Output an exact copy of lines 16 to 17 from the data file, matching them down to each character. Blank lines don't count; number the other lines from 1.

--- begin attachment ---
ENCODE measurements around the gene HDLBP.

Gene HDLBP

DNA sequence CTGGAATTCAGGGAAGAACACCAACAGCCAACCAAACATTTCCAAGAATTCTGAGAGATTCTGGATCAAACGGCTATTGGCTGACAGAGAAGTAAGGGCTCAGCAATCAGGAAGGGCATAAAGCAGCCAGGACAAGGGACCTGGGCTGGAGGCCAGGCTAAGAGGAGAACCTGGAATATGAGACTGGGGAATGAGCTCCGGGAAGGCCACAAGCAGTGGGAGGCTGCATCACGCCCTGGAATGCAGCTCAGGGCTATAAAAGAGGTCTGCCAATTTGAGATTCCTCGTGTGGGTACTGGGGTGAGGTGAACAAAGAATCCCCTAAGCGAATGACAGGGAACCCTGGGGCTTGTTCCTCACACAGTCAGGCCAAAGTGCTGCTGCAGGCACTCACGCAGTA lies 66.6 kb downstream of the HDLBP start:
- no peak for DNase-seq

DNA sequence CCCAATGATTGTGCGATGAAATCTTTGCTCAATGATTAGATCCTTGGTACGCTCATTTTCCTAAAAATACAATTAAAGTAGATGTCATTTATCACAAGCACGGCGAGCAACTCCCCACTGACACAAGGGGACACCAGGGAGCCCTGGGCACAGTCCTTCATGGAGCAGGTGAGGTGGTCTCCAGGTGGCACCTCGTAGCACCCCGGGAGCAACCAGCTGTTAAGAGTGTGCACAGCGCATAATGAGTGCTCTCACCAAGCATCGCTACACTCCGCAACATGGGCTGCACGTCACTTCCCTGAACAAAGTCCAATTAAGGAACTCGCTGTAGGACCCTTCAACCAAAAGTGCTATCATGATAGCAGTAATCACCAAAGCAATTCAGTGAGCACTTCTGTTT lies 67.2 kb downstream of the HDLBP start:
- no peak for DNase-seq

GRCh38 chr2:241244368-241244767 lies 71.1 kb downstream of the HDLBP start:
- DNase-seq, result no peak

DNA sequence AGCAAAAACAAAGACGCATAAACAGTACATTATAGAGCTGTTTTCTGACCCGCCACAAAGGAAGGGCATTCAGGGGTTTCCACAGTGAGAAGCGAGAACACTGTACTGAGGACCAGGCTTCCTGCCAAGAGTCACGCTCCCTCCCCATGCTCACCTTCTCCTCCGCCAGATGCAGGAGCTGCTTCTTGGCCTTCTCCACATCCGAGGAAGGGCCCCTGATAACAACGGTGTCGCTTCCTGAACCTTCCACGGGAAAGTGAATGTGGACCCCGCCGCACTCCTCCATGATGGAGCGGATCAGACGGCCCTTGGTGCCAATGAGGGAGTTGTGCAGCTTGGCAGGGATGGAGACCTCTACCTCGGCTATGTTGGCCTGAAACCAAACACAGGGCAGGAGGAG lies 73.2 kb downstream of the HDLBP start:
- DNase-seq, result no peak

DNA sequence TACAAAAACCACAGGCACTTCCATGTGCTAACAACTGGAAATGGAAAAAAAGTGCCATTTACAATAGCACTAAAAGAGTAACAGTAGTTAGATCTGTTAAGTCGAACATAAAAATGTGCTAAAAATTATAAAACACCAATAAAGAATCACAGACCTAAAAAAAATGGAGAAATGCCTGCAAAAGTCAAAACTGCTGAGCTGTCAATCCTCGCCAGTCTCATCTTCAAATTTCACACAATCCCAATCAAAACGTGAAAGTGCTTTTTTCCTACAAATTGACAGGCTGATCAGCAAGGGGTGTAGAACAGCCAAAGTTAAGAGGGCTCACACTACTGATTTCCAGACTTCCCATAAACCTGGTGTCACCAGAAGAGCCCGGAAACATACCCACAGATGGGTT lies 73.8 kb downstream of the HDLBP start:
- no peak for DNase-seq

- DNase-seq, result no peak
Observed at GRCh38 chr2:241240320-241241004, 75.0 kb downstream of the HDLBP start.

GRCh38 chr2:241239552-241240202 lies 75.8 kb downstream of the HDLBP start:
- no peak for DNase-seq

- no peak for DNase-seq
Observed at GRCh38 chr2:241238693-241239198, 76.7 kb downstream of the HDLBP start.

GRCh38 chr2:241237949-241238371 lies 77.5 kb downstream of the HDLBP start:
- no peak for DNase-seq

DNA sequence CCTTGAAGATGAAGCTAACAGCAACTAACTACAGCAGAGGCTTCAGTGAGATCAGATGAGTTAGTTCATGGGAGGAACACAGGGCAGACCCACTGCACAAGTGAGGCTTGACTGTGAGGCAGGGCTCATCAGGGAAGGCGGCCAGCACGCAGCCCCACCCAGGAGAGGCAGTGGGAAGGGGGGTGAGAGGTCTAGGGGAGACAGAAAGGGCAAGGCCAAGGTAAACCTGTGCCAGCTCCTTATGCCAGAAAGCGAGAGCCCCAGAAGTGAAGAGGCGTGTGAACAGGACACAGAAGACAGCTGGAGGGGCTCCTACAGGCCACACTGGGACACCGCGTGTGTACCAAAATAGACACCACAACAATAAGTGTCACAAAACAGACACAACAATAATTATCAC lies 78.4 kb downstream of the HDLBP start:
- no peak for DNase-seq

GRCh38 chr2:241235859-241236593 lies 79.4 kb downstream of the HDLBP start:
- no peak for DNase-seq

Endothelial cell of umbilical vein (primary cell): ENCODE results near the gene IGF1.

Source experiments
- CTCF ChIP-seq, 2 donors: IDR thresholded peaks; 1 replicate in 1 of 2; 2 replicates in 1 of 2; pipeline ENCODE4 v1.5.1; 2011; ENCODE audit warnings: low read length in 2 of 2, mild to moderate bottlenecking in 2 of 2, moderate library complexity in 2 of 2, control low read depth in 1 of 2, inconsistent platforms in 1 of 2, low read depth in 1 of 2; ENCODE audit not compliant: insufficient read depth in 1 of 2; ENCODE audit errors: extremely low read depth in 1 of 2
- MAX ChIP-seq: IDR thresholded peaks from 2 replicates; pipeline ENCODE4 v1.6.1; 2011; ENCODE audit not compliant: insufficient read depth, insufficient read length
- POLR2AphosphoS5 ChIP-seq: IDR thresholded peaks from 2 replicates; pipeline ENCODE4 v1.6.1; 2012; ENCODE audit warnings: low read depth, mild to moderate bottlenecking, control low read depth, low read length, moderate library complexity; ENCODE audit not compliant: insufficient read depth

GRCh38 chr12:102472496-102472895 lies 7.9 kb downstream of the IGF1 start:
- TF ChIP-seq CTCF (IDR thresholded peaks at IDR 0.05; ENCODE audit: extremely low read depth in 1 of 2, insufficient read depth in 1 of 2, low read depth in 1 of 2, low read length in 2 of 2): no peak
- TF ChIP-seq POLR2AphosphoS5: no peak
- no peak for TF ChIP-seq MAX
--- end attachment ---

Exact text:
- no peak for DNase-seq

- no peak for DNase-seq